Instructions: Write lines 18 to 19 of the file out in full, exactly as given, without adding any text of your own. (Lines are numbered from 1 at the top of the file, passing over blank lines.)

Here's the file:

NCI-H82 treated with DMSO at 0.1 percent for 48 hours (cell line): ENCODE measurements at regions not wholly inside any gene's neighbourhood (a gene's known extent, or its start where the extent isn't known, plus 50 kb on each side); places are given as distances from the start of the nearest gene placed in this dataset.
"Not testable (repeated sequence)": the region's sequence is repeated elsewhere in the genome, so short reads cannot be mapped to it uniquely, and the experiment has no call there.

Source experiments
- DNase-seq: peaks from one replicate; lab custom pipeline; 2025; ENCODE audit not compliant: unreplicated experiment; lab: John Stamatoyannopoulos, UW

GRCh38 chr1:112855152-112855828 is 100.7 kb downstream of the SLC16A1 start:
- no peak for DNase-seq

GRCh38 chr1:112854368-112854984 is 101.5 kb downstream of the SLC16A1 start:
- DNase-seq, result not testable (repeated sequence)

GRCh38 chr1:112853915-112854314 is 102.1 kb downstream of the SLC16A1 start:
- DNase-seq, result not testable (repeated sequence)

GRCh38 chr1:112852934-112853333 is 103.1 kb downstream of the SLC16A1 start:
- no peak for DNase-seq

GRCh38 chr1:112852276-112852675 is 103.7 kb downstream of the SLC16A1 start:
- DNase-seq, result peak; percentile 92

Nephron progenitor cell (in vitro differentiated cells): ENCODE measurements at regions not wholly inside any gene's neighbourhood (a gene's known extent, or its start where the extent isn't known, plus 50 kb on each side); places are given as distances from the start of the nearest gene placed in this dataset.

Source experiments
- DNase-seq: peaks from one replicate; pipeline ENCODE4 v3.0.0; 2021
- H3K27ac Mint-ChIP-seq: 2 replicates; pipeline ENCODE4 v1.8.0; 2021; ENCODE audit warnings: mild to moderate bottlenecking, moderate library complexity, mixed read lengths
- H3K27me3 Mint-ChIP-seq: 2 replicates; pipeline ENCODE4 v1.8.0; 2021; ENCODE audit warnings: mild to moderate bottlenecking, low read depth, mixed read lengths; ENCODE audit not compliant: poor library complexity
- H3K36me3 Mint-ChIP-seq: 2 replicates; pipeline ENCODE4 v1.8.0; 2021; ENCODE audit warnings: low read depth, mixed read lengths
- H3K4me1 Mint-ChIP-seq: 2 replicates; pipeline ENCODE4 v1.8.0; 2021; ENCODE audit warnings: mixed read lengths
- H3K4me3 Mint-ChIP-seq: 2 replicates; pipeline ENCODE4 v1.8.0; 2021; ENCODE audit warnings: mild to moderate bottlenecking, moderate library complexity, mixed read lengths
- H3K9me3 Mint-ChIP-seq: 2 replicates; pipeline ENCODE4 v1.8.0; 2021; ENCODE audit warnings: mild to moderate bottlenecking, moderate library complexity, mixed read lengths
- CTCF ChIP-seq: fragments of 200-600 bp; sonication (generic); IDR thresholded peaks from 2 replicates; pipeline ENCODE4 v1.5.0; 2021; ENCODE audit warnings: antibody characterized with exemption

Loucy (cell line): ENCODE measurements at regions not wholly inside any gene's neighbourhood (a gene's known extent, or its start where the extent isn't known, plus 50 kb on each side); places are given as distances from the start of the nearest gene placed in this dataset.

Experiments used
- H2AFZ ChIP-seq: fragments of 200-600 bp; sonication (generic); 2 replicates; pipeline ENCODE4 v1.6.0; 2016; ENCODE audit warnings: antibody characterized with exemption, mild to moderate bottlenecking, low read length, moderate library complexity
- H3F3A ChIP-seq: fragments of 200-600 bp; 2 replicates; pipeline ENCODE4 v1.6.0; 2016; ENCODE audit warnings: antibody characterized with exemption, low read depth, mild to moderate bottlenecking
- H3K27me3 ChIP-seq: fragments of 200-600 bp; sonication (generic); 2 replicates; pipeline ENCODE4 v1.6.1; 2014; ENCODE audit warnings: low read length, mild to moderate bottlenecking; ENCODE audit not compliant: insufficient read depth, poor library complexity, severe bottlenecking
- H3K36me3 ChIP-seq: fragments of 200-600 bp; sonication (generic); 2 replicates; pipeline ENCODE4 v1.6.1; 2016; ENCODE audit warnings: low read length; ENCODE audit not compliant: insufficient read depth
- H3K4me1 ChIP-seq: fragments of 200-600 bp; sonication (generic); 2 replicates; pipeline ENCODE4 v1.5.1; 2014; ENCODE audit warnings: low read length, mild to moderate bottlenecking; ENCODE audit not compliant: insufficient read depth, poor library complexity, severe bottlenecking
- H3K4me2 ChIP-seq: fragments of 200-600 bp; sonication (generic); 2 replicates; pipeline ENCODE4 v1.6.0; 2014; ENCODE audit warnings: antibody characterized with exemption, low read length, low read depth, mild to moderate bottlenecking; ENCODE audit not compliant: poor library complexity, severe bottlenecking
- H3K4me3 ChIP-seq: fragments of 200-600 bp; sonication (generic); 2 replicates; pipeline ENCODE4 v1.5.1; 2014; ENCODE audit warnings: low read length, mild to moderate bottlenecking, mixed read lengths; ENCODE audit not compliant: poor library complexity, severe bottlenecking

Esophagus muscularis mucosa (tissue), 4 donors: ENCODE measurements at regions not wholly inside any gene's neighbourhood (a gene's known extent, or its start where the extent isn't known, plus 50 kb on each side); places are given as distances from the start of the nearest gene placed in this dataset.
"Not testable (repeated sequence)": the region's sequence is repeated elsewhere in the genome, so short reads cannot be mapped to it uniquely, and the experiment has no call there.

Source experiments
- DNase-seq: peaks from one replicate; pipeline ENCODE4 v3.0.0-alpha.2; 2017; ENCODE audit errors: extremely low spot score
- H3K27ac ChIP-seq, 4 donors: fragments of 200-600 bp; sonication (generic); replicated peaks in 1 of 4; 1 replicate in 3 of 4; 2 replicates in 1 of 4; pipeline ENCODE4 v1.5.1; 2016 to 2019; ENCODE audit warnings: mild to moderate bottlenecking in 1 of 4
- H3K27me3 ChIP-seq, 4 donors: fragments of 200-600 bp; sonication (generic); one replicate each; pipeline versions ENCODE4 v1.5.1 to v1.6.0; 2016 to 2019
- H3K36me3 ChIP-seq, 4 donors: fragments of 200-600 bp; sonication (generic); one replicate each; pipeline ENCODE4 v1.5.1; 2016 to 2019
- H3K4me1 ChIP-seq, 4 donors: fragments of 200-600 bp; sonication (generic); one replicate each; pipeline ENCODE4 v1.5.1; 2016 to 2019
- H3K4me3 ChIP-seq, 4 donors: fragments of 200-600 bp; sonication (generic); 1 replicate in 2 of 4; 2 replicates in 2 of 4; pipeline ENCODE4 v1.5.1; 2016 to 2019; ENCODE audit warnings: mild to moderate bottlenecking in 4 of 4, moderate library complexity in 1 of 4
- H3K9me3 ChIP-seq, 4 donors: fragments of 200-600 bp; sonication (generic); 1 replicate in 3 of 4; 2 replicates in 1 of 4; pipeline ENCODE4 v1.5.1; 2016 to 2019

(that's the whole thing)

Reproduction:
- H3K27ac Mint-ChIP-seq: 2 replicates; pipeline ENCODE4 v1.8.0; 2021; ENCODE audit warnings: mild to moderate bottlenecking, moderate library complexity, mixed read lengths
- H3K27me3 Mint-ChIP-seq: 2 replicates; pipeline ENCODE4 v1.8.0; 2021; ENCODE audit warnings: mild to moderate bottlenecking, low read depth, mixed read lengths; ENCODE audit not compliant: poor library complexity